The Nigerian Government has warned citizens to drop plans for a protest on the country’s Democracy Day celebration slated for June 12.
Plans are currently underway by Nigerians including activists and civil society organisations to stage a mass rally on the day slated for Democracy Day to protest the state of the nation, especially the growing insecurity in the country.
But in a statement on Thursday, June 10, 2021, Rauf Aregbesola, Nigeria’s Minister for Interior, announced that the government has declared Monday, June 14 as a public holiday to mark the year’s Democracy Day celebration, and warned that planned agitation may jeopardise the country’s unity .
“As we mark another Democracy Day in the history of our dear country, let us reflect on the efforts of our founding fathers and ensure that Nigeria remains one united and indivisible entity,” Aregbesola said.
“No development can take place in an acrimonious environment,” he said.
Nigerian Government has come under knocks since it announced the suspension of Twitter operations in the country, with Nigerians calling for a mass action against the decision.
The ban came just two days after Twitter had deleted a tweet by Nigerian President, Muhammadu Buhari, considered to be ‘genocidal’ against the Igbo, the dominant ethnic group in the southeast.
In the now-deleted tweet, President Buhari had said his government would deal with suspected separatists attacking government institutions and security formations in “the language they understand,” citing his role as Brigadier-general in the 1967 civil war that claimed two million lives including the breakaway Biafra citizens.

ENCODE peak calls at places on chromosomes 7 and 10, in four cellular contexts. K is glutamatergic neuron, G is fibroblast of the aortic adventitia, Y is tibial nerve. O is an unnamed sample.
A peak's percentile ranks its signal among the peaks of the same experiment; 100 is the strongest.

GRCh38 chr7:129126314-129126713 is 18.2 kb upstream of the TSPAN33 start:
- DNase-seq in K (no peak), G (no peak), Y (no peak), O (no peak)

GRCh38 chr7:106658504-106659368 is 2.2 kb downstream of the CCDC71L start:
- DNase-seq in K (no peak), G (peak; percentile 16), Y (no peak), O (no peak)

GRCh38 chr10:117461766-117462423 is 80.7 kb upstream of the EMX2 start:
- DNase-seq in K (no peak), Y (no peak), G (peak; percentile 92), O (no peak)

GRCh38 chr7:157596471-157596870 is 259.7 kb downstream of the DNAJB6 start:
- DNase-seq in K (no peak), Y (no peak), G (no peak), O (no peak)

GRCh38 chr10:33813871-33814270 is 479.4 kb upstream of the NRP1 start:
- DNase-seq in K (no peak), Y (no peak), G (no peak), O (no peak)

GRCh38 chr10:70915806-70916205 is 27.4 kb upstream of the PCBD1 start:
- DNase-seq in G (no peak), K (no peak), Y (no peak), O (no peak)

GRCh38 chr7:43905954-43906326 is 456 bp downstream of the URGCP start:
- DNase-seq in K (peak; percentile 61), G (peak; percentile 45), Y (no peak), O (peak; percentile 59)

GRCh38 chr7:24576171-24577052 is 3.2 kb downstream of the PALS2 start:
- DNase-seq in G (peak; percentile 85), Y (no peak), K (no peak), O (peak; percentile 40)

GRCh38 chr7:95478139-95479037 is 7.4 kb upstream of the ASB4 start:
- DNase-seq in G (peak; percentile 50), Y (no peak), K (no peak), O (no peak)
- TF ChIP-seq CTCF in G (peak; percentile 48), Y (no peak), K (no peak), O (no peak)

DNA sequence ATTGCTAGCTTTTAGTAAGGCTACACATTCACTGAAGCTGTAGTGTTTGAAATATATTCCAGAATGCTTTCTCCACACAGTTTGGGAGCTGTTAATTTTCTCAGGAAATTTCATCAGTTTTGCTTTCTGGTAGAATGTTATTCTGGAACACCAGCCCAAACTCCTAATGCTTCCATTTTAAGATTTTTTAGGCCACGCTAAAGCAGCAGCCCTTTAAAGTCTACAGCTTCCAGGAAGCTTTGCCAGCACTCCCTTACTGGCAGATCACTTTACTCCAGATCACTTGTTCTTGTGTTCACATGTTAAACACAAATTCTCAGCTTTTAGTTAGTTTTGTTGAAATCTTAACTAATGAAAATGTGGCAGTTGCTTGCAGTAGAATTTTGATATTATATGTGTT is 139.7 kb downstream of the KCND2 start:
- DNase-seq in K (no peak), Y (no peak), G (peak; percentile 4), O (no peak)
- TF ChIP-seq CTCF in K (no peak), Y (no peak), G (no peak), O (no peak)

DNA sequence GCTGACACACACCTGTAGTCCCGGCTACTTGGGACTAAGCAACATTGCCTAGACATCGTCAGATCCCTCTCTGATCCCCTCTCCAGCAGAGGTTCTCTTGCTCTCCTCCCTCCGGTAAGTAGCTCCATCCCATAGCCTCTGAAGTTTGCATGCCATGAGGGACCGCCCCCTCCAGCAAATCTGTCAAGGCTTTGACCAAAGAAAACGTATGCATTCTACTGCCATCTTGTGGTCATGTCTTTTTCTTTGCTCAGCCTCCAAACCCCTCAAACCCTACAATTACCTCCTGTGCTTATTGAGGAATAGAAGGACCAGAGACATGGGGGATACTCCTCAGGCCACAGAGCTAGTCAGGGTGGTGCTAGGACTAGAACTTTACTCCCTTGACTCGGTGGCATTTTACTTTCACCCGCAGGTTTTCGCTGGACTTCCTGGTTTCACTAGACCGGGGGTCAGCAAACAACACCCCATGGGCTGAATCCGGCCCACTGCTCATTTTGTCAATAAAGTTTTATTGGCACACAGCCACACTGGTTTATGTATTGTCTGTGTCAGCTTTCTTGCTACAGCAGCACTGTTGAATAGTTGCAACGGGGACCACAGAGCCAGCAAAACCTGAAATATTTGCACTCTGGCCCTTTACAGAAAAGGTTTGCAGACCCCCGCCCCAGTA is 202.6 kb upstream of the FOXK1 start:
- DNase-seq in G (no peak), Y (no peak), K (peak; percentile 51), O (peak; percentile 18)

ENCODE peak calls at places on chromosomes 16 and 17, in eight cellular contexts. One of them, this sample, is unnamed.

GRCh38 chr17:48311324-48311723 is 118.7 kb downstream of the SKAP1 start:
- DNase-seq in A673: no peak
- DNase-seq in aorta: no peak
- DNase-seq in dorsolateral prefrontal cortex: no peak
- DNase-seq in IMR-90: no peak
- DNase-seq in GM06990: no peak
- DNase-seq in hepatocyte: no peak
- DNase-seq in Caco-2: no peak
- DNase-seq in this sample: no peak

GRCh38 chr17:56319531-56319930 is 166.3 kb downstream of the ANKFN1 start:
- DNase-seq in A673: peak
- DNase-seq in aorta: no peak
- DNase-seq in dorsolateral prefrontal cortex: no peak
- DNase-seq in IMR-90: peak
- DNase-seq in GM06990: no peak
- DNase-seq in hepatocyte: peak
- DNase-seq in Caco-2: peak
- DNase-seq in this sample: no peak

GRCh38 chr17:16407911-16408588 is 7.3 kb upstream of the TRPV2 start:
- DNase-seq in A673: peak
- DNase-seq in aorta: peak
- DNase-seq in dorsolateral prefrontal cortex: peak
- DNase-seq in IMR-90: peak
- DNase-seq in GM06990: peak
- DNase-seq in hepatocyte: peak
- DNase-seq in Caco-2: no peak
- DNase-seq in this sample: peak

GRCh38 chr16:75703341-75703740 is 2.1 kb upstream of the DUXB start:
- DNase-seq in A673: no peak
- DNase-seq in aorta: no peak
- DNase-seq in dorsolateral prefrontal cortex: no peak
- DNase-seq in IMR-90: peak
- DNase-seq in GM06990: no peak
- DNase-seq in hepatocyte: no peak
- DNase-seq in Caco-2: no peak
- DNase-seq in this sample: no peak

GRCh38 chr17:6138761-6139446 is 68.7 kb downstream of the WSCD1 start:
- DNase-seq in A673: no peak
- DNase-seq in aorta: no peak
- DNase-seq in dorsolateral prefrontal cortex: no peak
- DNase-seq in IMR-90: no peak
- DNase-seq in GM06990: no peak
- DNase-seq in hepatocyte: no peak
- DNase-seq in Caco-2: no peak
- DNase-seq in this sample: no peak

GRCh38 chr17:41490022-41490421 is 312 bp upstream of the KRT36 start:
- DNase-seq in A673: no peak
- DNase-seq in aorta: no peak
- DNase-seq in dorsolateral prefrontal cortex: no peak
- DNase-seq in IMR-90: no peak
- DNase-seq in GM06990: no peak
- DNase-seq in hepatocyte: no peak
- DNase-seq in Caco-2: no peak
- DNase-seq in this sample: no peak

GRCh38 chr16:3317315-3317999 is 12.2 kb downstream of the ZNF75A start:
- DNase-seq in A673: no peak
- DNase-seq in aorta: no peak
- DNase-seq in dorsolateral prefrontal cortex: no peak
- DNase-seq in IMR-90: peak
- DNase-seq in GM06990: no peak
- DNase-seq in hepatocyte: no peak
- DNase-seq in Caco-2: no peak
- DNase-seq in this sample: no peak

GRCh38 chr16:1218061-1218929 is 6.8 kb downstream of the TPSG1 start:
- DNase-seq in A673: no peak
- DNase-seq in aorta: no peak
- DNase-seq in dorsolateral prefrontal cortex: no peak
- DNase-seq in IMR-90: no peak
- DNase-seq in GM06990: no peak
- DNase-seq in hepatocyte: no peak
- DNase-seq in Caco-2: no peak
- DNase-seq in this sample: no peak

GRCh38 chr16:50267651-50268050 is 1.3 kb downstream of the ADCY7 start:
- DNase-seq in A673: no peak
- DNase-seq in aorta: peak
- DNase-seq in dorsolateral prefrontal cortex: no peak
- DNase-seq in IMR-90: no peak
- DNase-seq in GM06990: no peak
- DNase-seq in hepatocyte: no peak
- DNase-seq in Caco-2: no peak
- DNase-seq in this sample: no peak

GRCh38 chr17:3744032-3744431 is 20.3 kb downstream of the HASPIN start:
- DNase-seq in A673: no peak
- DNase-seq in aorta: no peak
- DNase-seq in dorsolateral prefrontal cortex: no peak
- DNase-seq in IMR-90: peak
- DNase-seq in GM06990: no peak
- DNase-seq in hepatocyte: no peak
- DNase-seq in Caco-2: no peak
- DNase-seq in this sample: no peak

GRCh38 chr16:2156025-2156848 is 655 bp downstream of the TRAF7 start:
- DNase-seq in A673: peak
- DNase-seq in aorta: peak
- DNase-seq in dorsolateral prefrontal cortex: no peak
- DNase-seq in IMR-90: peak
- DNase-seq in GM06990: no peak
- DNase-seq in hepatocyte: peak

Irked by the statement, Nigerian users reported it to Twitter which said the post violated its rules against inciting violence.
Nigerians have vowed to hold rallies to protest the development.
But the Minister said Nigerians must not engage in “any agitation for the good of all,” saying the country would be a haven of peace, unity and progress if all citizens embrace the spirit of brotherliness.
“With the challenges we face in Nigeria today, I see an opportunity for us not to break up or break down but to break open; open up to ourselves in truth so that we may appreciate each other, understand each other, honour each other and live together in peace and prosperity,” Aregbesola said.
He reiterated the administration’s promise to secure the lives and property of Nigerians and stabilise the economy.
However, over time, the Buhari government has come under fire for bad governance, high-level corruption, and ethnic bigotry, raising calls for secession in the southwest and southeast regions.
Since its transition to a democratic rule in 1999, Nigeria has had to battle with a scourge of corruption and bad governance.
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